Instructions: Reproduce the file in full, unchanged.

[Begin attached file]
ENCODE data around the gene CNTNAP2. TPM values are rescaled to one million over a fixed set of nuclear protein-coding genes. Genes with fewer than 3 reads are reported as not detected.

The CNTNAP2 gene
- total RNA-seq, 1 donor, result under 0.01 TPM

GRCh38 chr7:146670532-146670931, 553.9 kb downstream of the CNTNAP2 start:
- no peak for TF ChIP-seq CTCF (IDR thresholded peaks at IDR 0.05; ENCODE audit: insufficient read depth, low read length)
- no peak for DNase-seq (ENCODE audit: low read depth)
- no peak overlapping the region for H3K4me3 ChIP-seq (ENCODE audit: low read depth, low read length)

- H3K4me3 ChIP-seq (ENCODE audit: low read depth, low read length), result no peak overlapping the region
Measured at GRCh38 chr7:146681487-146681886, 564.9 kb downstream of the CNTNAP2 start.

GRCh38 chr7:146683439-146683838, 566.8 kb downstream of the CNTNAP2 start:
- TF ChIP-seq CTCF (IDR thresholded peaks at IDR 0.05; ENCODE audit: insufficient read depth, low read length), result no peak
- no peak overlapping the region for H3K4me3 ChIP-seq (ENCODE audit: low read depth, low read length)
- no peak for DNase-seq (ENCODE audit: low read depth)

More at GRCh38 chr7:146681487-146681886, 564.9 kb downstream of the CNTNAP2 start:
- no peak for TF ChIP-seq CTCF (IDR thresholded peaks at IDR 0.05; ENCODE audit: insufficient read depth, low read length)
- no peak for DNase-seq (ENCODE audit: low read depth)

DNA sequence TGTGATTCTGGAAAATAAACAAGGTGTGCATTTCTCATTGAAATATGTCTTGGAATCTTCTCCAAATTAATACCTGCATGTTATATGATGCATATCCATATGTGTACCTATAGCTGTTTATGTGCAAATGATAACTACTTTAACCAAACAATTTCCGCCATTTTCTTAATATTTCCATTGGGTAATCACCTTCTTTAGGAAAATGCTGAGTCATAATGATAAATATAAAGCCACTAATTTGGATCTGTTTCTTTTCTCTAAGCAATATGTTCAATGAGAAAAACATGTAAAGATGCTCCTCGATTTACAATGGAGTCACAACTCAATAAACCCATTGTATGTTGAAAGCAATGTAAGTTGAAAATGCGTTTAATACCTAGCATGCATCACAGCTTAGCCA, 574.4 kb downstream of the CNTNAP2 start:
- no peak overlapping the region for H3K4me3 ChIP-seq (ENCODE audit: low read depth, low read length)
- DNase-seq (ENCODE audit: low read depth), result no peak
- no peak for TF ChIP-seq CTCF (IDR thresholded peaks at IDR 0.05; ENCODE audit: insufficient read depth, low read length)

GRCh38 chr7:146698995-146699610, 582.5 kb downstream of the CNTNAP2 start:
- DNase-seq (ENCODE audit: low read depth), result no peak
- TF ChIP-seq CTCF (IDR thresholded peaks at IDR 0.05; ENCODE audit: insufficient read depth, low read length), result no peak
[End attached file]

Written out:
ENCODE data around the gene CNTNAP2. TPM values are rescaled to one million over a fixed set of nuclear protein-coding genes. Genes with fewer than 3 reads are reported as not detected.

The CNTNAP2 gene
- total RNA-seq, 1 donor, result under 0.01 TPM

GRCh38 chr7:146670532-146670931, 553.9 kb downstream of the CNTNAP2 start:
- no peak for TF ChIP-seq CTCF (IDR thresholded peaks at IDR 0.05; ENCODE audit: insufficient read depth, low read length)
- no peak for DNase-seq (ENCODE audit: low read depth)
- no peak overlapping the region for H3K4me3 ChIP-seq (ENCODE audit: low read depth, low read length)

- H3K4me3 ChIP-seq (ENCODE audit: low read depth, low read length), result no peak overlapping the region
Measured at GRCh38 chr7:146681487-146681886, 564.9 kb downstream of the CNTNAP2 start.

GRCh38 chr7:146683439-146683838, 566.8 kb downstream of the CNTNAP2 start:
- TF ChIP-seq CTCF (IDR thresholded peaks at IDR 0.05; ENCODE audit: insufficient read depth, low read length), result no peak
- no peak overlapping the region for H3K4me3 ChIP-seq (ENCODE audit: low read depth, low read length)
- no peak for DNase-seq (ENCODE audit: low read depth)

More at GRCh38 chr7:146681487-146681886, 564.9 kb downstream of the CNTNAP2 start:
- no peak for TF ChIP-seq CTCF (IDR thresholded peaks at IDR 0.05; ENCODE audit: insufficient read depth, low read length)
- no peak for DNase-seq (ENCODE audit: low read depth)

DNA sequence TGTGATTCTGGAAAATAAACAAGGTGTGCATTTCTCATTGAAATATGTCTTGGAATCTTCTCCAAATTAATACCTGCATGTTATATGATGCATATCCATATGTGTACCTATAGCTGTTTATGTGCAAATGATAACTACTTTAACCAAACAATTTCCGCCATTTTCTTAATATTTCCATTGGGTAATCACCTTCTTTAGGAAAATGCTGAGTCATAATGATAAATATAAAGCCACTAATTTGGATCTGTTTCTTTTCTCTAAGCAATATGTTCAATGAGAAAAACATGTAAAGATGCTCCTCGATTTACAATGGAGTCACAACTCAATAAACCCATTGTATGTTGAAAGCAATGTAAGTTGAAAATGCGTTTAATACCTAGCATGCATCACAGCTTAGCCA, 574.4 kb downstream of the CNTNAP2 start:
- no peak overlapping the region for H3K4me3 ChIP-seq (ENCODE audit: low read depth, low read length)
- DNase-seq (ENCODE audit: low read depth), result no peak
- no peak for TF ChIP-seq CTCF (IDR thresholded peaks at IDR 0.05; ENCODE audit: insufficient read depth, low read length)

GRCh38 chr7:146698995-146699610, 582.5 kb downstream of the CNTNAP2 start:
- DNase-seq (ENCODE audit: low read depth), result no peak
- TF ChIP-seq CTCF (IDR thresholded peaks at IDR 0.05; ENCODE audit: insufficient read depth, low read length), result no peak